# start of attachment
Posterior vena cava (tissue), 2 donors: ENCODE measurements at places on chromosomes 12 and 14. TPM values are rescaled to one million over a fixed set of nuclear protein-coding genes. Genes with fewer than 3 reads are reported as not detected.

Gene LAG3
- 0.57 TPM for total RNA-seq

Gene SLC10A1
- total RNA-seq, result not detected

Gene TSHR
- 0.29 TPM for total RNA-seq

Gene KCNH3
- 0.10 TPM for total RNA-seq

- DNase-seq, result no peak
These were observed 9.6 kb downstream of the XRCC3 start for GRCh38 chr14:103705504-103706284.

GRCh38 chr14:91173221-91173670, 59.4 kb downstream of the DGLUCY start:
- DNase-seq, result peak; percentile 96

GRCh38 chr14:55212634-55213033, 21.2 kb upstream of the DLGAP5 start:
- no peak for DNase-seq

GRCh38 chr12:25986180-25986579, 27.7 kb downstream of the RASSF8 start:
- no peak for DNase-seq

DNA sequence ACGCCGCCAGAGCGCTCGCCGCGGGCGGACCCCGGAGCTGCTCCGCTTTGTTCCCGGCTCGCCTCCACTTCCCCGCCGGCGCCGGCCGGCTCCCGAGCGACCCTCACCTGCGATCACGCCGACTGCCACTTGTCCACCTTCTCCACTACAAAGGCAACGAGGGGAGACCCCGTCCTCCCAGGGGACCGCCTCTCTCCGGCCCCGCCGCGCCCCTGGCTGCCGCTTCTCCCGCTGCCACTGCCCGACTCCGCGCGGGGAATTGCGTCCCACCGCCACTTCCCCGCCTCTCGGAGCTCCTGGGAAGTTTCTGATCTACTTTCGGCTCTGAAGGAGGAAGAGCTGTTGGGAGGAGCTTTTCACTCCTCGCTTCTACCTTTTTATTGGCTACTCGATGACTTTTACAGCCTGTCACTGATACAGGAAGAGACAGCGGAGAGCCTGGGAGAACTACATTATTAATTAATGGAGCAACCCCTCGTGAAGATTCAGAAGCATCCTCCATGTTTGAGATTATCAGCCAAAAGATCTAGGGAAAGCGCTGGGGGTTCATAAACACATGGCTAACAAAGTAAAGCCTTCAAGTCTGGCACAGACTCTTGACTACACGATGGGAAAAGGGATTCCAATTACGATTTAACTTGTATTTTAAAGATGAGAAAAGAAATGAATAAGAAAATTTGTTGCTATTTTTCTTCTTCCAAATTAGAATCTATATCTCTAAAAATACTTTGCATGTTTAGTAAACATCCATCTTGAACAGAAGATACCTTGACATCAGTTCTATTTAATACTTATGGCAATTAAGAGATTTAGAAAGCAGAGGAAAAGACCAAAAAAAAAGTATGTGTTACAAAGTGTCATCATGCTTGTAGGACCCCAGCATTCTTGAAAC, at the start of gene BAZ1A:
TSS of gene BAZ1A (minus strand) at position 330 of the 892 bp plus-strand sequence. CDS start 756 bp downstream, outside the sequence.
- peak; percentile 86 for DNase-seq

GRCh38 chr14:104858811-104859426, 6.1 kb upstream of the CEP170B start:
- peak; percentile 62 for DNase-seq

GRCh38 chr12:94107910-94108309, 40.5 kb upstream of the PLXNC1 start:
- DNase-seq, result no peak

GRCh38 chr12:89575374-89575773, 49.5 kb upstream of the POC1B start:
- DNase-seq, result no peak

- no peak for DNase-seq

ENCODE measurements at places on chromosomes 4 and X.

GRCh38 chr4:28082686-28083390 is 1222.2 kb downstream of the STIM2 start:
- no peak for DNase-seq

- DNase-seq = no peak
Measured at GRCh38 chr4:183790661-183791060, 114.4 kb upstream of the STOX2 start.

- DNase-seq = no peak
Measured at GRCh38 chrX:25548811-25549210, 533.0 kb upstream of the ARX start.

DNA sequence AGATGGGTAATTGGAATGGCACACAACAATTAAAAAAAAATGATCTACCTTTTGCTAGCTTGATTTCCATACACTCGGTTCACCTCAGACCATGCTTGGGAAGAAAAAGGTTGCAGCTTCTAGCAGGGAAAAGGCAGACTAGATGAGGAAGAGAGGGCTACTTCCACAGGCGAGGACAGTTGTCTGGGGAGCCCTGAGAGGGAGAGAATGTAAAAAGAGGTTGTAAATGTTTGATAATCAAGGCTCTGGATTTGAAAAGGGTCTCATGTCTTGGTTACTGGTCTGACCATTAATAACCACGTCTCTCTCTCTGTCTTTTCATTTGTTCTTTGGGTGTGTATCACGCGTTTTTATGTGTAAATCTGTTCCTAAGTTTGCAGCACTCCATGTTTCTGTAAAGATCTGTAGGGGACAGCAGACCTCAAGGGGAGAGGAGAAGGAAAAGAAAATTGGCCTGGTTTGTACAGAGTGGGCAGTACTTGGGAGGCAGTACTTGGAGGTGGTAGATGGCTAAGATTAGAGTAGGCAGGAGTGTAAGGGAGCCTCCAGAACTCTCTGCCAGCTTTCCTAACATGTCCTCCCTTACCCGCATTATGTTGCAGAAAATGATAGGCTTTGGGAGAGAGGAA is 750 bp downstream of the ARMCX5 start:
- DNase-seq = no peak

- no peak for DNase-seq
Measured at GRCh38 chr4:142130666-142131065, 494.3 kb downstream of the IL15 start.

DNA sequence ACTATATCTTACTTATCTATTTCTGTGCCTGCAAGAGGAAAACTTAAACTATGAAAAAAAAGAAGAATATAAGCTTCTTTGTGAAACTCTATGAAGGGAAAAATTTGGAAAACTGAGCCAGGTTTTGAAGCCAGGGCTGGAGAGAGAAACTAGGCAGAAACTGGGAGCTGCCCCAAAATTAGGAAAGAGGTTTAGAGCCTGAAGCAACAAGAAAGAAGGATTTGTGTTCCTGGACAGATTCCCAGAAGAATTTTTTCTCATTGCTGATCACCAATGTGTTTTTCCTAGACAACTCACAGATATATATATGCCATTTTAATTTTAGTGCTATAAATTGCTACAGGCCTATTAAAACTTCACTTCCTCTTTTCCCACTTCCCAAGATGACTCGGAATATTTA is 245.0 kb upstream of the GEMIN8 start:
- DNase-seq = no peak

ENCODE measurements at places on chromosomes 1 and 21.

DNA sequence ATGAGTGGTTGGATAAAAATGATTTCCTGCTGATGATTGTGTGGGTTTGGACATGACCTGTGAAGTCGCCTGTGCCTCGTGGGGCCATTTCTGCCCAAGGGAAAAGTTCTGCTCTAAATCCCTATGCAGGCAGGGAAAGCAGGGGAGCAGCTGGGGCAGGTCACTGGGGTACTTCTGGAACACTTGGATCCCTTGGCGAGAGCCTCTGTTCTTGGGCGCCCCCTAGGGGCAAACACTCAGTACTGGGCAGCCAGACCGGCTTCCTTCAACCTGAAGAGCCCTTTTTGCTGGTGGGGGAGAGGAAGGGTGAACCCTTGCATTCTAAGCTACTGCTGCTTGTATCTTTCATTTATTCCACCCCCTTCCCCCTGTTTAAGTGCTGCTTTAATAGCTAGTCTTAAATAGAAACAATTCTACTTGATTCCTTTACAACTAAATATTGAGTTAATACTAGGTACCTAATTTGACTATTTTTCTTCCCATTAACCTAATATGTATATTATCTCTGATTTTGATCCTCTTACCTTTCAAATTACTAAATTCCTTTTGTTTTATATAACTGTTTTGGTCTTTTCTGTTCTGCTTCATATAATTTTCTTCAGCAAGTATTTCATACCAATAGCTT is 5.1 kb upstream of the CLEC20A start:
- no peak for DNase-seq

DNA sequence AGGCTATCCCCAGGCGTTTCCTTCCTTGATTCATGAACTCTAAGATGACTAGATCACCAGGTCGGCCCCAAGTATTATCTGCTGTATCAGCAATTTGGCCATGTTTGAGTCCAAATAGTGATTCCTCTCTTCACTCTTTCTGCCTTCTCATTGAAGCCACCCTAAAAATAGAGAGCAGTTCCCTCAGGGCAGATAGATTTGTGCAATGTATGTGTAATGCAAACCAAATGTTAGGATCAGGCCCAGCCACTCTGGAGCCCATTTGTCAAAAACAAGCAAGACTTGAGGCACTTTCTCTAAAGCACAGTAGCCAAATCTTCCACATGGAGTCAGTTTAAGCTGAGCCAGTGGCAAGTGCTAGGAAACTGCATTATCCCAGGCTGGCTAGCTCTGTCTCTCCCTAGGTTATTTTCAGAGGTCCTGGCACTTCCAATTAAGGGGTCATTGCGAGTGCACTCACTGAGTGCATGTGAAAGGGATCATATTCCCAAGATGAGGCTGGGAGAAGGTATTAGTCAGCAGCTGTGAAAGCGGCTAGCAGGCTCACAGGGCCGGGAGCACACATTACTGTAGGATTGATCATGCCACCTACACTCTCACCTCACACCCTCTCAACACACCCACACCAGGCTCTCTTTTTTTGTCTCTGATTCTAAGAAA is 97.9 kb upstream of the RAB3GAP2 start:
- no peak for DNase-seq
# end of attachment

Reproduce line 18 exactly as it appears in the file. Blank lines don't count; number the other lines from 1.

DNA sequence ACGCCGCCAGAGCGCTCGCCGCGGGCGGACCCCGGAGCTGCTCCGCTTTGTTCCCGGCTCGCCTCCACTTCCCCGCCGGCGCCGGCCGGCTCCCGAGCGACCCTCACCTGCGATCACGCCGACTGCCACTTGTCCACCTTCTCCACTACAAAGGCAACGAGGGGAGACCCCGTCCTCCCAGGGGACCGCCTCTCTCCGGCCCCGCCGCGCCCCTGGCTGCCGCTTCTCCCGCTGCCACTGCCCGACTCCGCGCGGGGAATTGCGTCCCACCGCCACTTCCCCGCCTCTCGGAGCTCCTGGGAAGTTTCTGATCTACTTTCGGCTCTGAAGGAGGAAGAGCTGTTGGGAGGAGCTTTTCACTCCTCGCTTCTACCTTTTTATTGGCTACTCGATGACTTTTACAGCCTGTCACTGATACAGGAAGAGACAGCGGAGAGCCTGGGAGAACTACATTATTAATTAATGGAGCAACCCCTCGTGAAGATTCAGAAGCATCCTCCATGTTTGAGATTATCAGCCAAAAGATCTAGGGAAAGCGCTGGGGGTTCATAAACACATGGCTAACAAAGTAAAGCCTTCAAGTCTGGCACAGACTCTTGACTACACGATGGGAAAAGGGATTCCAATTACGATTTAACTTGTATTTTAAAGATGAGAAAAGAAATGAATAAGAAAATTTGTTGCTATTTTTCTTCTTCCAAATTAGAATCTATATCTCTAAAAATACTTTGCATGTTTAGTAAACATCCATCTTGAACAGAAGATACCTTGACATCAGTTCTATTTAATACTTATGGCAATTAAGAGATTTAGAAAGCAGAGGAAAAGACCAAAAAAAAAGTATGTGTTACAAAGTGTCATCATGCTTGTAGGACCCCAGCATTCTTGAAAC, at the start of gene BAZ1A: